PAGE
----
6d6 Gets Naked

Apologies for the distressing visual image I’ve just given you but getting naked best describes what I’ve just done – I’ve just published 6d6’s business spreadsheet. Exposing all our production costs and sales figures to the world.

Phase 1. Steal Underpants

Publishing this is the first part of our three phase plan to reach our goal of being a financially viable business by the end of 2012. By placing all this information into open, so anyone can read it, we preparing the ground for the next step – the discussion.

We will be running a number of discussions here and on Google+ with the aim of crowd-sourcing ideas about how we can reach our goal. This will be mostly focused on making more people aware of 6d6, both on and offline, but will also include issues such as production costs and the balance between physical and digital products. To make these discussions meaningful, everyone needs the same data I have.

Understanding the Spreadsheet

Each sheet in the spreadsheet has a particular set of information. The most interesting ones for the casual reader are:

  • Graphs – The key graph shows how we sold and earned in 2011 and what we need to do in 2012. The difference is significant.
  • Sales By Product – A breakdown of how many we sold of each product.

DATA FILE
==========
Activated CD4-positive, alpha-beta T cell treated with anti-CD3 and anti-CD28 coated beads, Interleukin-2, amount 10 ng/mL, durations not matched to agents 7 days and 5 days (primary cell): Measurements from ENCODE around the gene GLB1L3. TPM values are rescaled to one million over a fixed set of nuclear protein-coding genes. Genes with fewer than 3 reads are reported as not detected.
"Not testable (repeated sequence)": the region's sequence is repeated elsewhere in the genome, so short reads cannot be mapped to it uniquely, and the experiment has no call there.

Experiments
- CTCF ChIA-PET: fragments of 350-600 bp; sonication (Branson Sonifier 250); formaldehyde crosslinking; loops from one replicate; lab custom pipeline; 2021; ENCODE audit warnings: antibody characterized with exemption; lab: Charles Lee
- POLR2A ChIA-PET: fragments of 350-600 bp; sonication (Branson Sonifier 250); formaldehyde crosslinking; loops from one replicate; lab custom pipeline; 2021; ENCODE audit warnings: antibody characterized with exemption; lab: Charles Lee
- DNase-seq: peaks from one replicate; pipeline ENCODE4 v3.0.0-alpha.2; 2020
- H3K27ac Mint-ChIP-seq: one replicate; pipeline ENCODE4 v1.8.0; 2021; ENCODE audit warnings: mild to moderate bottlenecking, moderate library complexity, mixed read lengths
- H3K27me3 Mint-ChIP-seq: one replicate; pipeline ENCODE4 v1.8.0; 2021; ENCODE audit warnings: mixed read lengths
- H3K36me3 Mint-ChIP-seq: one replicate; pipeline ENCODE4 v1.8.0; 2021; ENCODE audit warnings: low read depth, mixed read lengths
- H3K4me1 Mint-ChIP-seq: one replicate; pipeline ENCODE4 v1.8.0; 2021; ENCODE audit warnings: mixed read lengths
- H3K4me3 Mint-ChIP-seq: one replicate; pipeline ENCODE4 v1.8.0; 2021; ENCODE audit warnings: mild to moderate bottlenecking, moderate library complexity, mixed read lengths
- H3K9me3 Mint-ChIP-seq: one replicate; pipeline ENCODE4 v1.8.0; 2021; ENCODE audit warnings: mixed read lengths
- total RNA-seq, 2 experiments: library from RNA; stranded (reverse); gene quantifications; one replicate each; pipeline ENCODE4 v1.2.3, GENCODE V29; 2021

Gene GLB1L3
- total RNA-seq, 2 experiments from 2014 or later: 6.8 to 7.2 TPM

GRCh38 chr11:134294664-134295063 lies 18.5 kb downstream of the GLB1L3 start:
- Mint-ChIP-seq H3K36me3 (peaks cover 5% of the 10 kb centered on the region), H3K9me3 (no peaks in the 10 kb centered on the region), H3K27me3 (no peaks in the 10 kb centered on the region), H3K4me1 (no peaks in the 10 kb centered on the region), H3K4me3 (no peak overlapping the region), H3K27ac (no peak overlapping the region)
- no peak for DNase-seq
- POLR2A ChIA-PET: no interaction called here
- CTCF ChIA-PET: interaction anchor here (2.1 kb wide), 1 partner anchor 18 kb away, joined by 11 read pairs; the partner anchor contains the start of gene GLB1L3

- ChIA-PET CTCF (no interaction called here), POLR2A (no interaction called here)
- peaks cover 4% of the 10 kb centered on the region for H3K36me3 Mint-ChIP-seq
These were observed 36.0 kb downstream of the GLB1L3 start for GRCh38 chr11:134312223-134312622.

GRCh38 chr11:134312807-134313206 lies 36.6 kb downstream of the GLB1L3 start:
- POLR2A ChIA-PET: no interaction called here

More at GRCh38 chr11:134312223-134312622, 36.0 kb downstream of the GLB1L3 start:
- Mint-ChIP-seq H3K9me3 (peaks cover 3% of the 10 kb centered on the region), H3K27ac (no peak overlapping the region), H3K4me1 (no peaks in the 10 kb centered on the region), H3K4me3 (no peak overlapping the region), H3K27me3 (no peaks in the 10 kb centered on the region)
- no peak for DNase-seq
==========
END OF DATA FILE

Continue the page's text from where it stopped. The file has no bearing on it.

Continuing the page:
• Product Costs And Margins – How much it costs to produce our products and our profit margin on each.

A Pinch of Salt

As far as the sales figures go, everything is accurate. However the costing figures are based on the last print run we did and for our new printer. This does not reflect how much previous print runs cost us. They also do not preciously reflect our future production costs which will (hopefully) go down as we out-source production.

The projected figures are not to be trusted except the £12000 income target for 2012. This is really my target but everything that is extrapolated from this is highly subjective.

A Ball Park

The point of the spreadsheet is to give me, the 6d6 Crew and everyone else an idea about the figures. To give us a goal to aim for and a measuring stick to assess our progress. We do not need to sell exactly 131 copies of 6d6 Core that the spreadsheet predicts but we do need to sell somewhere in the region of 125 – 175 to make this work.

I will dig into the figures more depth with a series of posts over the next few days but in the meantime, feel free to comment and ask questions below or on G+.